By Boyd Morrison
My friend Brad Parks has graciously agreed to stop by today to discuss a topic that has been kept quiet for too long, a topic we all acknowledge exists but don’t have the guts to address. Brad, however, has taken the brave step forward and is putting his reputation on the line to take on a subject many may consider taboo. Brad, take it away.
Anyhow, back on topic, I’m now on my fourth book, and I’ve learned that while some people really seem to enjoy a helping of humor in their mysteries, others think the phrase “funny mystery” is the world’s biggest paradox – on the order of “jumbo shrimp” or “compassionate conservative.”
By John Gilstrap
In 1997, a literary author named Bradford Morrow made big headlines in the book industry when he allegedly told a reporter from New York Magazine that his publisher, Viking, was trying to engineer a bestselling thriller out of his next novel Giovanni’s Gift. To support the book, and to give it a leg up on sales, the publisher spent a lot of dough promoting it. That’s a good thing, right?
Well, not necessarily. When the New York Magazine story was published, New York Times Book Review writer Walter Kirn tore apart not only the book, but also the author and publisher. Here’s a link to a piece that Salon did on the brouhaha: http://www.salon.com/march97/media/media970331.html.
While some reviews leave room for interpretation, I think intelligent minds can agree that this is gratuitously awful: “an unintentionally campy blend of artistic ambition and commercial cynicism … a case study in the novel as gilded kitsch — a book that proposes to elevate its readers even as it takes calculated aim at their presumed stupidity … a thin romantic melodrama insulated in operatic twaddle.”
Morrow’s offense, such as it was(n’t) was his decision to share with the world his desire for commercial success. (In future interviews, he maintained that he never writes for money.)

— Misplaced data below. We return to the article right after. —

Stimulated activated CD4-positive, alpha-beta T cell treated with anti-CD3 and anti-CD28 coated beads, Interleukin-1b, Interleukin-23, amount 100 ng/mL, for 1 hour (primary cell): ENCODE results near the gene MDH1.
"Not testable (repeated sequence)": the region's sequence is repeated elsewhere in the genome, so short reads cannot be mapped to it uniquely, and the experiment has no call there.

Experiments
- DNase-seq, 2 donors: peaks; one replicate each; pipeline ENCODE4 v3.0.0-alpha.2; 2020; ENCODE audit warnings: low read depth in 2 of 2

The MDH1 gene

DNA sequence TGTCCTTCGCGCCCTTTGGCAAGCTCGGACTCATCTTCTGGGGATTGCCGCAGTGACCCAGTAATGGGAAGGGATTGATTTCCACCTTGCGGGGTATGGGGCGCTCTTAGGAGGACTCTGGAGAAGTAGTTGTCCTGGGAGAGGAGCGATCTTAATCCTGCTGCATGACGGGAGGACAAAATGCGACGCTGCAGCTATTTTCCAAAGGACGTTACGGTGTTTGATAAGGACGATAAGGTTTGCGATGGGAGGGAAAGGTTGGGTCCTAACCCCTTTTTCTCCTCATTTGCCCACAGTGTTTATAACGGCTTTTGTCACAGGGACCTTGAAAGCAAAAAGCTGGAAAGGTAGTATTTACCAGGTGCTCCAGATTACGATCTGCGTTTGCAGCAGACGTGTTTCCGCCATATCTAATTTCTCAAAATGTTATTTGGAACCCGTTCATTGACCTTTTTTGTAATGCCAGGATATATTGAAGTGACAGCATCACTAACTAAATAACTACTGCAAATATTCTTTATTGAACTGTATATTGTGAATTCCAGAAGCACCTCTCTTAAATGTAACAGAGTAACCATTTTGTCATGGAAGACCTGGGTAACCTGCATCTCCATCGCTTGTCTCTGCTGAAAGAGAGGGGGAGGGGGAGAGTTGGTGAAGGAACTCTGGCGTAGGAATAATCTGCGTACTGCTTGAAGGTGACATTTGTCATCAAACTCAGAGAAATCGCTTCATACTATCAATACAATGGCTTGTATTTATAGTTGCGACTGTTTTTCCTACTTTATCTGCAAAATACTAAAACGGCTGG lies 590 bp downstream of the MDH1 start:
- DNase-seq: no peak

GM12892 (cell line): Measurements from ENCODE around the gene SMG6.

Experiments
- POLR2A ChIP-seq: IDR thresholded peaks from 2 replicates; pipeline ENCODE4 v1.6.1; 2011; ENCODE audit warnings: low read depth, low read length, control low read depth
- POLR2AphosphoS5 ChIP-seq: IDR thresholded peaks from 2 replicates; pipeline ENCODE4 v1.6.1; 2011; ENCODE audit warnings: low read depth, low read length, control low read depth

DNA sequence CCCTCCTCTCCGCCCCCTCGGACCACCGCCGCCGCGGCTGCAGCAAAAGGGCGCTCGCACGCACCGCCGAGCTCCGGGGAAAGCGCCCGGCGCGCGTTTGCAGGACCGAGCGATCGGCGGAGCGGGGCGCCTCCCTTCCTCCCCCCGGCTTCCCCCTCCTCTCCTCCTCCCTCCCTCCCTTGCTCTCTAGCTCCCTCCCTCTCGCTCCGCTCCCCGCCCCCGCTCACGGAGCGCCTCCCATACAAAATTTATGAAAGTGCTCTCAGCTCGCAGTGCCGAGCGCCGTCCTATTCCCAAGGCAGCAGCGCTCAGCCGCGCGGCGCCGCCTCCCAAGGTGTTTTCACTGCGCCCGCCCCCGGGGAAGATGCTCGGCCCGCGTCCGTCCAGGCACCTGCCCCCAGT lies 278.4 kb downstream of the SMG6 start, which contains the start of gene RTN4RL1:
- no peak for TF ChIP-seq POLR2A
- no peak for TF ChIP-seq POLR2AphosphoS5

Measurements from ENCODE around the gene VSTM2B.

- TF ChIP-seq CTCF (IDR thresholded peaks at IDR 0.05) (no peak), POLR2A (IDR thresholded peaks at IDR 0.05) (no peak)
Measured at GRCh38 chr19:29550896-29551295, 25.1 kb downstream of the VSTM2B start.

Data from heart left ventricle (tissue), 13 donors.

How the world has changed, huh? In a mere fourteen years, we have come to a place in history where it’s okay for an author to publicly state his desire for commercial success. (I’ve long believed that even literary writers secretly want to make money off what they write.)
Carrying on with this week’s theme of finding the right strings to pull to engineer a bestseller, I continue to question whether any individual writer can do anything to significantly influence sales. Sure, there are outliers and exceptions (paging Joe Konrath), but in Joe’s case you have to give credit to the power of being first.
Yesterday ended a 10-day run for my book At All Costs on the Kindle Top 100. (As I write this, it sits at #105, having gotten as low as the 20s.) This is great news for a book that was written in the same year when Giovanni’s Gift was released. Could it possibly be that my fan base has finally reached that self-sustaining critical mass?
Maybe. I hope so. But I have serious doubts about that. If that were the case, my Nook sales rank would be substantially lower than 10,223, which is where it sits as I write this. So, what’s going on?
The answer in two words: Paid Promotion.
My publisher is spending real coin at Amazon on my behalf for banner ads and email blasts that alert anyone who has ever bought my work or the work of anyone who writes similar thrillers that there’s a new Gilstrap eBook out there at the readily affordable price of $1.99 (down from the original $4.50-ish). I assure you that it’s no coincidence that everyone who buys the At All Costs eBook will get to read the first chapter of Threat Warning, the front list book coming out on June 28 as an eBook and July 1 as a pBook.
Words cannot express how grateful I am to Kensington for getting behind me and my work this way. It’s all part of a strategy that was engineered and is continually tweaked by several departments of professionals who promote books for a living. If they’re doing this for li’l ole me, can you imagine the horsepower that’s behind the likes of Baldacci, Coben and Deaver? Sure, at the end of the day, the quality of the work is paramount—an author has to entertain his audience—but a lot of the frenzy that surrounds the release of a book is bought and paid for, including much of the stuff that seems spontaneous.
I have no idea what the price tag of all of this is, but I’m going to guess that it’s significant enough to be out of range for most people I know. It’s not just the absolute value of the time and the cash that’s involved; it’s the risk factor, too. There’s no guarantee that they’ll ever see a return on their investment.
My writing career is eight books deep now—eight books published, anyway. I’ve hired two independent publicists in that time, I’ve arranged book tours, I’ve typed my fingers bloody on blog tours, yet I can tell you without hesitation that nothing I’ve done in self-promotion comes close to providing the results of what Kensington is doing for me. And it’s not just the money; it’s the know-how.